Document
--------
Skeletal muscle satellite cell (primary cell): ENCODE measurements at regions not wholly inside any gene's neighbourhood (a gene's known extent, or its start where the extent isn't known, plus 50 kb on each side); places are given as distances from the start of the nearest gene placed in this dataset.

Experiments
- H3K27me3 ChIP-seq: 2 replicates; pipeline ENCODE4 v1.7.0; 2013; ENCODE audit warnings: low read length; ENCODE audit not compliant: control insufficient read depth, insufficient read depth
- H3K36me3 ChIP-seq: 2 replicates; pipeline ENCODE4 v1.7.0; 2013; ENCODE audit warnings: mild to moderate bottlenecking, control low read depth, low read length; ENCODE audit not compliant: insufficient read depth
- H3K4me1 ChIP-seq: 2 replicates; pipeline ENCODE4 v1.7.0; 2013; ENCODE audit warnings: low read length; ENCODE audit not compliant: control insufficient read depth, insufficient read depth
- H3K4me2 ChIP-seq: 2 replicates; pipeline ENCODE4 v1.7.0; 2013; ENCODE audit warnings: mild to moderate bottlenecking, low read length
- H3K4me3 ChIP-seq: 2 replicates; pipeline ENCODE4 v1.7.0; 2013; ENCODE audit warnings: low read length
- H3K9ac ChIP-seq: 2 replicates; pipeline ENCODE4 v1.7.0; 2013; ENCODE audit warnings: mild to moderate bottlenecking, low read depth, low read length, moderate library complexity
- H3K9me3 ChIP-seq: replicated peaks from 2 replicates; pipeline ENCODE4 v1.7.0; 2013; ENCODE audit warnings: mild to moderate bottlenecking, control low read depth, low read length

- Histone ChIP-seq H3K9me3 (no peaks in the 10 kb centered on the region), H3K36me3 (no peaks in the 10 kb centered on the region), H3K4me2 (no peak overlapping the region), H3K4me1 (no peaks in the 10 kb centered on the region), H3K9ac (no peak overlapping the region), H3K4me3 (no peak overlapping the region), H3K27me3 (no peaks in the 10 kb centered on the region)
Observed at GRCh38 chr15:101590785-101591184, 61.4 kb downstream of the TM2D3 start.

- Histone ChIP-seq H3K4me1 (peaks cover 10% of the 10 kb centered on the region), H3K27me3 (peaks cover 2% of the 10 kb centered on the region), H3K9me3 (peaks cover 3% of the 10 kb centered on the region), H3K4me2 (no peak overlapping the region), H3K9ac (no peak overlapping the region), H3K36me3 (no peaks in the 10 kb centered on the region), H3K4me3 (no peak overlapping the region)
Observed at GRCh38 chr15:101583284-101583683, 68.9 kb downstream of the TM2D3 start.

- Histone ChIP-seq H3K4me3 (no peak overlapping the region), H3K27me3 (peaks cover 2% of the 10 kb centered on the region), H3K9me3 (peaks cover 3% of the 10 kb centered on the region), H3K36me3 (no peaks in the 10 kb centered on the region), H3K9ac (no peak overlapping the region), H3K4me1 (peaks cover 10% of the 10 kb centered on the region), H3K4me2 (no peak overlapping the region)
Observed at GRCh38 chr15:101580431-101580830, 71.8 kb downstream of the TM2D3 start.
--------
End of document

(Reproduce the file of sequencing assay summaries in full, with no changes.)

Skeletal muscle satellite cell (primary cell): ENCODE measurements at regions not wholly inside any gene's neighbourhood (a gene's known extent, or its start where the extent isn't known, plus 50 kb on each side); places are given as distances from the start of the nearest gene placed in this dataset.

Experiments
- H3K27me3 ChIP-seq: 2 replicates; pipeline ENCODE4 v1.7.0; 2013; ENCODE audit warnings: low read length; ENCODE audit not compliant: control insufficient read depth, insufficient read depth
- H3K36me3 ChIP-seq: 2 replicates; pipeline ENCODE4 v1.7.0; 2013; ENCODE audit warnings: mild to moderate bottlenecking, control low read depth, low read length; ENCODE audit not compliant: insufficient read depth
- H3K4me1 ChIP-seq: 2 replicates; pipeline ENCODE4 v1.7.0; 2013; ENCODE audit warnings: low read length; ENCODE audit not compliant: control insufficient read depth, insufficient read depth
- H3K4me2 ChIP-seq: 2 replicates; pipeline ENCODE4 v1.7.0; 2013; ENCODE audit warnings: mild to moderate bottlenecking, low read length
- H3K4me3 ChIP-seq: 2 replicates; pipeline ENCODE4 v1.7.0; 2013; ENCODE audit warnings: low read length
- H3K9ac ChIP-seq: 2 replicates; pipeline ENCODE4 v1.7.0; 2013; ENCODE audit warnings: mild to moderate bottlenecking, low read depth, low read length, moderate library complexity
- H3K9me3 ChIP-seq: replicated peaks from 2 replicates; pipeline ENCODE4 v1.7.0; 2013; ENCODE audit warnings: mild to moderate bottlenecking, control low read depth, low read length

- Histone ChIP-seq H3K9me3 (no peaks in the 10 kb centered on the region), H3K36me3 (no peaks in the 10 kb centered on the region), H3K4me2 (no peak overlapping the region), H3K4me1 (no peaks in the 10 kb centered on the region), H3K9ac (no peak overlapping the region), H3K4me3 (no peak overlapping the region), H3K27me3 (no peaks in the 10 kb centered on the region)
Observed at GRCh38 chr15:101590785-101591184, 61.4 kb downstream of the TM2D3 start.

- Histone ChIP-seq H3K4me1 (peaks cover 10% of the 10 kb centered on the region), H3K27me3 (peaks cover 2% of the 10 kb centered on the region), H3K9me3 (peaks cover 3% of the 10 kb centered on the region), H3K4me2 (no peak overlapping the region), H3K9ac (no peak overlapping the region), H3K36me3 (no peaks in the 10 kb centered on the region), H3K4me3 (no peak overlapping the region)
Observed at GRCh38 chr15:101583284-101583683, 68.9 kb downstream of the TM2D3 start.

- Histone ChIP-seq H3K4me3 (no peak overlapping the region), H3K27me3 (peaks cover 2% of the 10 kb centered on the region), H3K9me3 (peaks cover 3% of the 10 kb centered on the region), H3K36me3 (no peaks in the 10 kb centered on the region), H3K9ac (no peak overlapping the region), H3K4me1 (peaks cover 10% of the 10 kb centered on the region), H3K4me2 (no peak overlapping the region)
Observed at GRCh38 chr15:101580431-101580830, 71.8 kb downstream of the TM2D3 start.